The exercise of imagination is at the heart of my understanding of spirituality. By imagination I do not mean idle escapism, but rather the ability to envision and pursue a personal identity and social reality that is more expansive than the hedonistic materialism and more genuine than the fantastic utopias that sometimes seem to be our only options. The Occupy movement is an eruption of precisely this sort of transformative imagination. For me, a United Methodist minister, this imaginative exercise is rooted in my understanding of and encounter with God. While I remain unsure about what is fueling the imagination of Occupy (and worry that this ambiguity may be a liability), I can highlight a few instances of the emphatic creativity in which I see the spirituality of Occupy becoming manifest.

A nearly spontaneous explosion of activist imagination has brought forth the people’s mic, the 99 percent slogan, discussion forums, makeshift libraries, tent sanctuaries, and arts stations in the camps. This creativity has breathed new life into the use of working groups and the General Assembly and its attendant sign language. It is evident in the decolonization principles crafted by oppressed communities and even in the notion of “occupying” economic centers in cities across the country instead of political centers. While the Occupy movement is built on wisdom from past liberation movements and subversive prophetic voices, this past has been used as a wellspring of inspiration in the creative endeavor rather than as an anchor of authority weighing down its potential.

My first experience with Occupy Seattle revealed its creative core. A few friends and I brought a heaping vat of soup made by Valley & Mountain, my spiritual community, to Seattle’s Westlake Shopping Center. I intended to eat a bowl, participate in the General Assembly, and start camping but I quickly learned that a few days earlier the police had begun arresting anyone who sat on the ground after 10 pm. Following many arrests for civil disobedience, participants in the movement were looking for a new camp location. Amid all the turmoil, they had decided to take a night off from the business of the General Assembly and have a dance party instead. I was reminded of the words of Reverend Humberto Ramos Salazar, a member of the Aymara indigenous community in Bolivia, who said, “A community that does not celebrate is a dead one.” Someone told me, “If you want to join, we’re marching in solidarity with Oakland in thirty minutes.” Occupy Oakland had recently weathered a violent crackdown. “Where are we marching?” I asked as the young man walked away. “Wherever we want,” he replied.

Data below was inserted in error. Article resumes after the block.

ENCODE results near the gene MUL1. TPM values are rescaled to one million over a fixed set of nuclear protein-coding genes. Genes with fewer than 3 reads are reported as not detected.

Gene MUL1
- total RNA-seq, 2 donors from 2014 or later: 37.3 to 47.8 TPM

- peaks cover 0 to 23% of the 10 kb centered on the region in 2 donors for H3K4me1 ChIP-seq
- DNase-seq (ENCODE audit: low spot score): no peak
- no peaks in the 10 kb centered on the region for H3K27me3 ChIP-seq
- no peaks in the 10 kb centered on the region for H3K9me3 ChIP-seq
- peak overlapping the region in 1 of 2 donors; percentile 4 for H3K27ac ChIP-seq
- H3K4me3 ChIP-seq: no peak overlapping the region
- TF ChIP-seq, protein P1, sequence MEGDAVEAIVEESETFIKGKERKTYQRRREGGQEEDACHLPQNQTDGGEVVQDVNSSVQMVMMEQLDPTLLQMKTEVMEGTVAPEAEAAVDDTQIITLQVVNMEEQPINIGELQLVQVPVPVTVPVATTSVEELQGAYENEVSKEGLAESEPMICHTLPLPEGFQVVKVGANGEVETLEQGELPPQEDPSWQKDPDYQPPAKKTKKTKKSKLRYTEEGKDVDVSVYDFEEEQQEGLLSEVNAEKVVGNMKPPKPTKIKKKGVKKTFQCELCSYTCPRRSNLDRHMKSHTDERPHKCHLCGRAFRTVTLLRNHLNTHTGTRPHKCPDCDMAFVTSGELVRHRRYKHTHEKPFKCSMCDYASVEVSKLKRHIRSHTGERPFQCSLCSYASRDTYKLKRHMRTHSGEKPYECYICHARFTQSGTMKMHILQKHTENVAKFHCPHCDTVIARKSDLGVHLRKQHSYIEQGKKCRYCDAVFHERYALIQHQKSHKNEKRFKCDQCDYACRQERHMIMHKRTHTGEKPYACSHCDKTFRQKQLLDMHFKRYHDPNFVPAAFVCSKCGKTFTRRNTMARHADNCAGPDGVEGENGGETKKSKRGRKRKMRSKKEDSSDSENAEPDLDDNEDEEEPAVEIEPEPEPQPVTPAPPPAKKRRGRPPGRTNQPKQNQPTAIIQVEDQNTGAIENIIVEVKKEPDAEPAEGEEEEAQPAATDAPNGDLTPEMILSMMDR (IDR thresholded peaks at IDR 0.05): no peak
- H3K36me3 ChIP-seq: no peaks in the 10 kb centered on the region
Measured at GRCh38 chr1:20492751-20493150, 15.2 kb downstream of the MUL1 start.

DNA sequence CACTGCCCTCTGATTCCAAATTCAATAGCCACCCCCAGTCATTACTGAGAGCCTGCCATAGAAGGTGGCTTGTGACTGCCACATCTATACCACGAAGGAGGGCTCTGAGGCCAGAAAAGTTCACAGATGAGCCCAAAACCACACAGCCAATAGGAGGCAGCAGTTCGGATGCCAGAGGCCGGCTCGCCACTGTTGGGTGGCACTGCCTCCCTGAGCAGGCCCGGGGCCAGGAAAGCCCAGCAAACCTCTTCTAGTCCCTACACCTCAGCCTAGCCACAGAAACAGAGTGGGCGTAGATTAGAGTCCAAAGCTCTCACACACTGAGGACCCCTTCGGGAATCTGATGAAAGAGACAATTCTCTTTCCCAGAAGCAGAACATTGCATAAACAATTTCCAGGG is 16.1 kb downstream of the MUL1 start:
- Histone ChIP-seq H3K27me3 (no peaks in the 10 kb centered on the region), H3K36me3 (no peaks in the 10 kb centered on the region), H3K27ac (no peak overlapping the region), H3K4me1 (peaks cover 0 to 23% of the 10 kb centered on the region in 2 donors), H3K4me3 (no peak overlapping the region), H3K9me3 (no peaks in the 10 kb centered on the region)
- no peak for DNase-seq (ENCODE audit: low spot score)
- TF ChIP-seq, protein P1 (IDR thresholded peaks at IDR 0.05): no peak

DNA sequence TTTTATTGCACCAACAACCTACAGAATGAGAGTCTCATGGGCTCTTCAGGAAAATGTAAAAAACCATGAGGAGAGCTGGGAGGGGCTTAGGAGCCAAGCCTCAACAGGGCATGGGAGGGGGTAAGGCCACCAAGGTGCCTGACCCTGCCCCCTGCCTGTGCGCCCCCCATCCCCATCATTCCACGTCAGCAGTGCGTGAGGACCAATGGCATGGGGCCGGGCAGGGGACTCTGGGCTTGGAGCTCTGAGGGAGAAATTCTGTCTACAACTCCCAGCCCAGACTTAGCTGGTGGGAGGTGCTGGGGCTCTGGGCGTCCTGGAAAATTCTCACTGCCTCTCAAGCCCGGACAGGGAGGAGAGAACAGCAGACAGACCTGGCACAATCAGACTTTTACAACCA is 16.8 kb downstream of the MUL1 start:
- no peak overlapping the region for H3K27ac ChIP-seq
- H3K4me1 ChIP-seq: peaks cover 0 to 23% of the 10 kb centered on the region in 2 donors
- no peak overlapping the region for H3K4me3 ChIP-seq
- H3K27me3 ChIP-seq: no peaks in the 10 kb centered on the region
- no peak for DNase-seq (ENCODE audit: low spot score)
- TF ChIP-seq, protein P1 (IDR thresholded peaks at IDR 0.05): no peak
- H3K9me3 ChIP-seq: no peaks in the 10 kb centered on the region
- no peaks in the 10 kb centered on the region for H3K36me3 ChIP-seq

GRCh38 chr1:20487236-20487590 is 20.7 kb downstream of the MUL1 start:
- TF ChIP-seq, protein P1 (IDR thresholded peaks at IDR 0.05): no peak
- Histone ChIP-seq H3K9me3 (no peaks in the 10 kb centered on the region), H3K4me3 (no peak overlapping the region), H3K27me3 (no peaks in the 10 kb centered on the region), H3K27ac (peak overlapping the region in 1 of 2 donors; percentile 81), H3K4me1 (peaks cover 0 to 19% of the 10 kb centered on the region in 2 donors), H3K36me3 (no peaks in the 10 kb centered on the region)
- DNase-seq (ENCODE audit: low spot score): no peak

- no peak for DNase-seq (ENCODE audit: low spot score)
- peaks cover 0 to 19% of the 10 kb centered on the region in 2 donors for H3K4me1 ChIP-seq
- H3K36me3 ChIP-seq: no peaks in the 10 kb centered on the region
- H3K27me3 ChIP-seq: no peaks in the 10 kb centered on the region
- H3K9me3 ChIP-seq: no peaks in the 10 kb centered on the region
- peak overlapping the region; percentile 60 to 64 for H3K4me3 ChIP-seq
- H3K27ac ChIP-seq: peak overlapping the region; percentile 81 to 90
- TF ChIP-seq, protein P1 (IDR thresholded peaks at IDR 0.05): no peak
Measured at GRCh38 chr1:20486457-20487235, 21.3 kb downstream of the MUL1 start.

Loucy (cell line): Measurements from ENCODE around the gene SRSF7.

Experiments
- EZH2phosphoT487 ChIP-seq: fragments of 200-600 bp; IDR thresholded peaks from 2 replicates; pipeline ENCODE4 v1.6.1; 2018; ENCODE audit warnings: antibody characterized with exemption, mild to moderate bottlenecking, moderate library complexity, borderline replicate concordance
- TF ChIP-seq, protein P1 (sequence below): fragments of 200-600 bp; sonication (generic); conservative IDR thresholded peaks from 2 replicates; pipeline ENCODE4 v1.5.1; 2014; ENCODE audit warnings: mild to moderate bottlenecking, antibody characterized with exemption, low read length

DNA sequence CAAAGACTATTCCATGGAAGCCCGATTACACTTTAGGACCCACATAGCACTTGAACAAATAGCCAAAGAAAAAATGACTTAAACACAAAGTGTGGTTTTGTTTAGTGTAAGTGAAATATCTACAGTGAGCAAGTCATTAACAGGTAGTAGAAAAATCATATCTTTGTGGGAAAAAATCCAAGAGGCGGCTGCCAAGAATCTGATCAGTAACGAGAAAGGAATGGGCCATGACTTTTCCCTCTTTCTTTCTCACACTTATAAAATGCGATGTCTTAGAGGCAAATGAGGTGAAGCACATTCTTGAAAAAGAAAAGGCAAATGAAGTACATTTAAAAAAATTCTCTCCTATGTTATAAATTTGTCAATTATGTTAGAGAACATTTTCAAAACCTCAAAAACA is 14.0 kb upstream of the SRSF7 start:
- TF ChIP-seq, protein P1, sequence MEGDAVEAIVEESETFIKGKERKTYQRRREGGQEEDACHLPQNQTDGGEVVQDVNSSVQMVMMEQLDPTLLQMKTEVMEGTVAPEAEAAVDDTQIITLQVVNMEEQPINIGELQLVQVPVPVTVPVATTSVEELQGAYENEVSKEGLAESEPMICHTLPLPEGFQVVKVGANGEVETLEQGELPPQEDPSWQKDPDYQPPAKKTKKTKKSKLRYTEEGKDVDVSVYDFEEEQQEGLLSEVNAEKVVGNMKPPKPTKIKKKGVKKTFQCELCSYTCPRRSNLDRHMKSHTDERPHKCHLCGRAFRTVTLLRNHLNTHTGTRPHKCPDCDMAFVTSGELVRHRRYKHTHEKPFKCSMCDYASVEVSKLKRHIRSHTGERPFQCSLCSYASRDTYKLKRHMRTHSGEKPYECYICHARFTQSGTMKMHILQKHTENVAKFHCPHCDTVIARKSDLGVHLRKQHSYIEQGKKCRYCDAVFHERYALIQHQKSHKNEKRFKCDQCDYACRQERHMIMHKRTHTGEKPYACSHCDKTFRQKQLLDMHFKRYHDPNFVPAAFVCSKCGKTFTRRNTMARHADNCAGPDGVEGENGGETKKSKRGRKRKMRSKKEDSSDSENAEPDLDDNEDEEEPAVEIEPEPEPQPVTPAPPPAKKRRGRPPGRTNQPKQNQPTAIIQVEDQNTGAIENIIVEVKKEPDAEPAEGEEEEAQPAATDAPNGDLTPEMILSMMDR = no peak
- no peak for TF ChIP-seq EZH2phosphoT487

It took me some time to realize not only the tactical brilliance of this idea, but the symbolic genius as well. Our spontaneous, unpermitted, uncharted march was a declaration: we reserve the right to express ourselves and exercise our freedom and conscience. In what I believe is a deeply spiritual move, Occupy is actively seeking to transcend the herded consumer identity and name us free creators.